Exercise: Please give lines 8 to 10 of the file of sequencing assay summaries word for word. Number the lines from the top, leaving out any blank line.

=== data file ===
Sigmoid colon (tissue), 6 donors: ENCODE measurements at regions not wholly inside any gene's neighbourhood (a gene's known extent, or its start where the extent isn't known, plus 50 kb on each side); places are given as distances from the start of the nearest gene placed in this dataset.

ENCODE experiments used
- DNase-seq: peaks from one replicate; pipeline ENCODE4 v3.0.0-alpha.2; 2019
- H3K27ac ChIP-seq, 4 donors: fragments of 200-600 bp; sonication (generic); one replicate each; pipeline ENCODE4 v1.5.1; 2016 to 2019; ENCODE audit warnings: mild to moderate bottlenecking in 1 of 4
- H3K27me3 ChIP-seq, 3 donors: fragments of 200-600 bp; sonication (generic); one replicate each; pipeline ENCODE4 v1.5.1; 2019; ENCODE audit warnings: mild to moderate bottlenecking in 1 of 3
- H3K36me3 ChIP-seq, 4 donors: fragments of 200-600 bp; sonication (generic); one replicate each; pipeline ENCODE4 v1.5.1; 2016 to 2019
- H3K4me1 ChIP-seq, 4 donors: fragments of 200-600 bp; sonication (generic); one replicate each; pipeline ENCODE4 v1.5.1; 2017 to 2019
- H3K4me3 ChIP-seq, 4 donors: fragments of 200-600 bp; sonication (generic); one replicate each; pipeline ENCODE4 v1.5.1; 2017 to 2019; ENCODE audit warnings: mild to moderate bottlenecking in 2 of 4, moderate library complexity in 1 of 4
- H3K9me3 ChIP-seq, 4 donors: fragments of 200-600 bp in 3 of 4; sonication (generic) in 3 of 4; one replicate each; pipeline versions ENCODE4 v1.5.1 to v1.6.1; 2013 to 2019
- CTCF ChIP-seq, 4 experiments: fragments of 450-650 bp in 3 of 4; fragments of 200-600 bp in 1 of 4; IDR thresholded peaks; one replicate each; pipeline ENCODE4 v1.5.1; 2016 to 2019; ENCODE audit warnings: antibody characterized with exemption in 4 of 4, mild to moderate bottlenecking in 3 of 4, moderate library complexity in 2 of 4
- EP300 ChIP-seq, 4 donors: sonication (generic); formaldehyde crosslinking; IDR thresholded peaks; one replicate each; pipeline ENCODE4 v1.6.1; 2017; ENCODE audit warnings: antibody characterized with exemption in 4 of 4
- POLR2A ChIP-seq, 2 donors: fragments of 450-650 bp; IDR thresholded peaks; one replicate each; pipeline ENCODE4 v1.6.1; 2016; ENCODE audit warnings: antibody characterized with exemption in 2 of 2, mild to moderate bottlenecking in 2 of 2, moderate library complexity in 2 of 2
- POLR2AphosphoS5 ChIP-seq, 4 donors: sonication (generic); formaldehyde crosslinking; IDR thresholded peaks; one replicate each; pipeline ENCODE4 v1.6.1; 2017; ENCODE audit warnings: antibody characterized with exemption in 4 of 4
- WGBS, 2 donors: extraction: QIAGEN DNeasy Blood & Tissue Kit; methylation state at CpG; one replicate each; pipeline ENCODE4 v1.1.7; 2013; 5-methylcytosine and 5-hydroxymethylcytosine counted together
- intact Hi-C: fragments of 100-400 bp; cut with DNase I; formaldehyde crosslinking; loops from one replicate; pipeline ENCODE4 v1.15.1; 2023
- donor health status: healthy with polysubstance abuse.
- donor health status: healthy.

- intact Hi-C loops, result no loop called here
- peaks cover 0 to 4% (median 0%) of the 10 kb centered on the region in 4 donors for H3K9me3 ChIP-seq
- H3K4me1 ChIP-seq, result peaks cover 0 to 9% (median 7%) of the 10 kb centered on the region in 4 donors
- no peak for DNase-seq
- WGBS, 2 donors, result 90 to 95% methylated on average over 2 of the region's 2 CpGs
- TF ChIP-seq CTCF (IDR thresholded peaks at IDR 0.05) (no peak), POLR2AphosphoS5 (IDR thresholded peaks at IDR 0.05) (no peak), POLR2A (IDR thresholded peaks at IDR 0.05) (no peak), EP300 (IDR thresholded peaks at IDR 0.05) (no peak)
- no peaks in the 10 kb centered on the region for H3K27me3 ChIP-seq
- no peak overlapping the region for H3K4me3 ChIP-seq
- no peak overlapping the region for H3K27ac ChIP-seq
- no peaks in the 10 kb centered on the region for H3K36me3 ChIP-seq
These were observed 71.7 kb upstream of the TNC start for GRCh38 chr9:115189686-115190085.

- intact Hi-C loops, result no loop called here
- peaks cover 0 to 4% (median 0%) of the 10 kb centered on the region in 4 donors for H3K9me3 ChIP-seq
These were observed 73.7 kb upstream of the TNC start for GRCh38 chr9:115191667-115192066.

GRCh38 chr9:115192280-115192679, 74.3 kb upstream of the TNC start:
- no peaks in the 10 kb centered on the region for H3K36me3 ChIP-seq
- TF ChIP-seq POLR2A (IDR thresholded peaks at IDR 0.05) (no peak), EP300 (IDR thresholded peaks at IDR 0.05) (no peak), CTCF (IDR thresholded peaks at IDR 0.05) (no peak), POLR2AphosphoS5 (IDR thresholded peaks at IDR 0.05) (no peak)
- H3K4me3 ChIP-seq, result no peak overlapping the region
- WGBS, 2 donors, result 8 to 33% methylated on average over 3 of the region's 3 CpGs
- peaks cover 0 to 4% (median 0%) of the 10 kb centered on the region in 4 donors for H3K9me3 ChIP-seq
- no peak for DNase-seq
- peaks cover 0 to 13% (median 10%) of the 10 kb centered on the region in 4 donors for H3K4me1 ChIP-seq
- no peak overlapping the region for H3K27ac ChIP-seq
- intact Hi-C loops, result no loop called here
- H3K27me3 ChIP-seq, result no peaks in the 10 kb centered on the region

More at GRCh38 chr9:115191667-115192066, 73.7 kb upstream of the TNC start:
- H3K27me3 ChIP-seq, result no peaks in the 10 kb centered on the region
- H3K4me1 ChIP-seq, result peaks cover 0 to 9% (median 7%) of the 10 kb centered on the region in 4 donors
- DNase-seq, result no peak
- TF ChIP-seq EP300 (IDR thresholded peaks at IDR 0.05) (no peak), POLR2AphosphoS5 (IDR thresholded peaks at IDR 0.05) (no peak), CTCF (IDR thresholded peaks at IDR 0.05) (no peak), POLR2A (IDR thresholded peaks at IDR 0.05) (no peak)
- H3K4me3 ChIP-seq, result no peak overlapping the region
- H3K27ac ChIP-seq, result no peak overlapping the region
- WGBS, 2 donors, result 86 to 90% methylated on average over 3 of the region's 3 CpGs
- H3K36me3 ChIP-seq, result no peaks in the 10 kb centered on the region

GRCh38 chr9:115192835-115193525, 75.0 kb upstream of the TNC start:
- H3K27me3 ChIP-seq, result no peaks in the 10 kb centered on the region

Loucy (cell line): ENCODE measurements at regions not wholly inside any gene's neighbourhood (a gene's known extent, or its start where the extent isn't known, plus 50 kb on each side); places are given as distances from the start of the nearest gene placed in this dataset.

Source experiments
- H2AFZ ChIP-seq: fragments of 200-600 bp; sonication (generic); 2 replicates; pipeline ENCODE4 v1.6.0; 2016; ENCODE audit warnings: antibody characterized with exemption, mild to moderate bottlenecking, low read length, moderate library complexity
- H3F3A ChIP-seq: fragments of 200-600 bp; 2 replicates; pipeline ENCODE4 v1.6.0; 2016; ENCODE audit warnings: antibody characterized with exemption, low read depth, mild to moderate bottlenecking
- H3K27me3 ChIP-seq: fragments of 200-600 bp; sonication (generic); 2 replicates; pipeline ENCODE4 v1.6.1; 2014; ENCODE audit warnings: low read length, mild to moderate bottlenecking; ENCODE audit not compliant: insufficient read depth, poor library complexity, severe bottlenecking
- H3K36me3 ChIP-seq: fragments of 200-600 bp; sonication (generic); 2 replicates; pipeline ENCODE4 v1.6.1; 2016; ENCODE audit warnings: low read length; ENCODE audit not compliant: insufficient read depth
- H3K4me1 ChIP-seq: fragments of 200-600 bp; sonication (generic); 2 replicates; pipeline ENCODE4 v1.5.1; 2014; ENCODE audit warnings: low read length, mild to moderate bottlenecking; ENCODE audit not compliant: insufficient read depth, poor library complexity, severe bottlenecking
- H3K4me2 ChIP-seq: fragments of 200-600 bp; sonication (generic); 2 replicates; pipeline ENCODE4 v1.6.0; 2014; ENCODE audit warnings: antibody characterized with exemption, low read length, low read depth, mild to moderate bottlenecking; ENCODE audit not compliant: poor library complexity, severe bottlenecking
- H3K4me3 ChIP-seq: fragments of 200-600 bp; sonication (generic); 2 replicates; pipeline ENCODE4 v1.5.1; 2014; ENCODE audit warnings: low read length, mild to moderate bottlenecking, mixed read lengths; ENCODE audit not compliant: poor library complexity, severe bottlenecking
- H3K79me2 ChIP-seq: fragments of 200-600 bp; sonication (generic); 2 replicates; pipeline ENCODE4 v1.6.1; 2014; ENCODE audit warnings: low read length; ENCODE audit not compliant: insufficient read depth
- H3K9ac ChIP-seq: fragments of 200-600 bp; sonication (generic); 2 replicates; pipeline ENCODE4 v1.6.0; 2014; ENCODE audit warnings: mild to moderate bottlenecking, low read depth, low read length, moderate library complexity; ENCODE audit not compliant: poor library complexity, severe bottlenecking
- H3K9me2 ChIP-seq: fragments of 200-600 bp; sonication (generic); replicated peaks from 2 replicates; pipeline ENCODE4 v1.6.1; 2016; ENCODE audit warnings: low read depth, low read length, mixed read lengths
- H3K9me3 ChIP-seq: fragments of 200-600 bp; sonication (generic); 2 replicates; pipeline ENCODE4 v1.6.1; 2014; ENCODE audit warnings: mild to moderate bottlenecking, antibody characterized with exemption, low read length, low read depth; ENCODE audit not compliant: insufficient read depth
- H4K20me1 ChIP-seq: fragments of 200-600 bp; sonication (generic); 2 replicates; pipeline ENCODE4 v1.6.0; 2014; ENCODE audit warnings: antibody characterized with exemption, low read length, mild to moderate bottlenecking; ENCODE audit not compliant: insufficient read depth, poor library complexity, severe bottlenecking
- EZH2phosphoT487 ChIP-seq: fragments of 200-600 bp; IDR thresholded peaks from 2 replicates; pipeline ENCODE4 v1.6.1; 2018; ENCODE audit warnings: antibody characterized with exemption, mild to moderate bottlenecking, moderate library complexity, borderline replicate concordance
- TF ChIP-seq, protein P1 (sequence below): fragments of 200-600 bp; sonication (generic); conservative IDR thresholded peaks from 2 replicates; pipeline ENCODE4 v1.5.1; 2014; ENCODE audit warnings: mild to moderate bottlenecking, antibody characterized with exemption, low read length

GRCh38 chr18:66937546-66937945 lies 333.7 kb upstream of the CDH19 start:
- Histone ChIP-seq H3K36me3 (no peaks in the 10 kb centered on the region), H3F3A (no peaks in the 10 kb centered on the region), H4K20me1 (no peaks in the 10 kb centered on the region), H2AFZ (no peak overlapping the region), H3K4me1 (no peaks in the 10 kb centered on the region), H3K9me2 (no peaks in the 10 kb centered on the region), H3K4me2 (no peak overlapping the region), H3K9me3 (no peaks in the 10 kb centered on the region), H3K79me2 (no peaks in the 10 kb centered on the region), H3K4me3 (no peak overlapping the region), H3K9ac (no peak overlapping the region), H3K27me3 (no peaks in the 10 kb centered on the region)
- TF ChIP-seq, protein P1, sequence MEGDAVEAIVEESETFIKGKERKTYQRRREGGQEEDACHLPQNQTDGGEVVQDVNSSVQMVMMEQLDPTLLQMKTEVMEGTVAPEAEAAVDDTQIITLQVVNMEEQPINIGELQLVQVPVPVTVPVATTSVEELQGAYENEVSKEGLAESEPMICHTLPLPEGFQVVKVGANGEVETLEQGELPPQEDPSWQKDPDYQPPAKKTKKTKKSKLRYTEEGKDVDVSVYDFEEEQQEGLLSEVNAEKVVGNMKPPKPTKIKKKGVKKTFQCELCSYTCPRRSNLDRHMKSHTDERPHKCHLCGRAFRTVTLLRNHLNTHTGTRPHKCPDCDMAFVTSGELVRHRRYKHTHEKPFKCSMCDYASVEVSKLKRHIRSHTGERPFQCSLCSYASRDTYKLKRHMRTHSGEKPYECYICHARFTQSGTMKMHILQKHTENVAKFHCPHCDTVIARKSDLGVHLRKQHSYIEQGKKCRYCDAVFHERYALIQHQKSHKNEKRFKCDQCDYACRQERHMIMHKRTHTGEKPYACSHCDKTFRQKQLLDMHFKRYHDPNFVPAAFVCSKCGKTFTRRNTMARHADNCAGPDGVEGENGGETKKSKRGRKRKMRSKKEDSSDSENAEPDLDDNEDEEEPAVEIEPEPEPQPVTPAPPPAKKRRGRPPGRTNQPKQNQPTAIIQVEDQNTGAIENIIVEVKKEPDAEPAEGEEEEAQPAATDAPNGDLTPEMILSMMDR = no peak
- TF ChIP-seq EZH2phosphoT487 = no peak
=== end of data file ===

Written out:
- H3K4me3 ChIP-seq, 4 donors: fragments of 200-600 bp; sonication (generic); one replicate each; pipeline ENCODE4 v1.5.1; 2017 to 2019; ENCODE audit warnings: mild to moderate bottlenecking in 2 of 4, moderate library complexity in 1 of 4
- H3K9me3 ChIP-seq, 4 donors: fragments of 200-600 bp in 3 of 4; sonication (generic) in 3 of 4; one replicate each; pipeline versions ENCODE4 v1.5.1 to v1.6.1; 2013 to 2019
- CTCF ChIP-seq, 4 experiments: fragments of 450-650 bp in 3 of 4; fragments of 200-600 bp in 1 of 4; IDR thresholded peaks; one replicate each; pipeline ENCODE4 v1.5.1; 2016 to 2019; ENCODE audit warnings: antibody characterized with exemption in 4 of 4, mild to moderate bottlenecking in 3 of 4, moderate library complexity in 2 of 4